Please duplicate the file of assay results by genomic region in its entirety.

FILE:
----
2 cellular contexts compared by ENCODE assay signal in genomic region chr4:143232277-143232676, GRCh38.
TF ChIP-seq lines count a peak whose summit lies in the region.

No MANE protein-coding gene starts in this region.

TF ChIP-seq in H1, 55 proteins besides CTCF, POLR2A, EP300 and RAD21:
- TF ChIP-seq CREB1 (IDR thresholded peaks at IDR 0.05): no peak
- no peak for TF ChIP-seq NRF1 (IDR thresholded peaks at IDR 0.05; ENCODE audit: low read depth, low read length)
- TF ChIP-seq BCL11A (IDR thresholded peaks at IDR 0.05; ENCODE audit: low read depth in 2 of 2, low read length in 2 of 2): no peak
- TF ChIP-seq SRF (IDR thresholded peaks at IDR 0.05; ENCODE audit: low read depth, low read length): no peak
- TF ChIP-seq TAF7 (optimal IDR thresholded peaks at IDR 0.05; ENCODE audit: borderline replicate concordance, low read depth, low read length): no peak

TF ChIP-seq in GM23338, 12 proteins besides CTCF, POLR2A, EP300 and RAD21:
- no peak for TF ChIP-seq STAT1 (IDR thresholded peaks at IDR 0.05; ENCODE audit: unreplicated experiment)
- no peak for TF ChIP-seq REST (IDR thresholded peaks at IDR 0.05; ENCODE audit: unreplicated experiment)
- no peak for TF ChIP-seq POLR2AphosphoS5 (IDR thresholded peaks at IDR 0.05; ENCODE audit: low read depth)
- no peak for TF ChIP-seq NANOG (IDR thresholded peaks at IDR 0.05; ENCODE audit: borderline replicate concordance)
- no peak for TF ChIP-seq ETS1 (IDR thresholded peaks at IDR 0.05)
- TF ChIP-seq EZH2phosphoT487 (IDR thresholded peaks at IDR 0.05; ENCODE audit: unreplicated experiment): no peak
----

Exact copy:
2 cellular contexts compared by ENCODE assay signal in genomic region chr4:143232277-143232676, GRCh38.
TF ChIP-seq lines count a peak whose summit lies in the region.

No MANE protein-coding gene starts in this region.

TF ChIP-seq in H1, 55 proteins besides CTCF, POLR2A, EP300 and RAD21:
- TF ChIP-seq CREB1 (IDR thresholded peaks at IDR 0.05): no peak
- no peak for TF ChIP-seq NRF1 (IDR thresholded peaks at IDR 0.05; ENCODE audit: low read depth, low read length)
- TF ChIP-seq BCL11A (IDR thresholded peaks at IDR 0.05; ENCODE audit: low read depth in 2 of 2, low read length in 2 of 2): no peak
- TF ChIP-seq SRF (IDR thresholded peaks at IDR 0.05; ENCODE audit: low read depth, low read length): no peak
- TF ChIP-seq TAF7 (optimal IDR thresholded peaks at IDR 0.05; ENCODE audit: borderline replicate concordance, low read depth, low read length): no peak

TF ChIP-seq in GM23338, 12 proteins besides CTCF, POLR2A, EP300 and RAD21:
- no peak for TF ChIP-seq STAT1 (IDR thresholded peaks at IDR 0.05; ENCODE audit: unreplicated experiment)
- no peak for TF ChIP-seq REST (IDR thresholded peaks at IDR 0.05; ENCODE audit: unreplicated experiment)
- no peak for TF ChIP-seq POLR2AphosphoS5 (IDR thresholded peaks at IDR 0.05; ENCODE audit: low read depth)
- no peak for TF ChIP-seq NANOG (IDR thresholded peaks at IDR 0.05; ENCODE audit: borderline replicate concordance)
- no peak for TF ChIP-seq ETS1 (IDR thresholded peaks at IDR 0.05)
- TF ChIP-seq EZH2phosphoT487 (IDR thresholded peaks at IDR 0.05; ENCODE audit: unreplicated experiment): no peak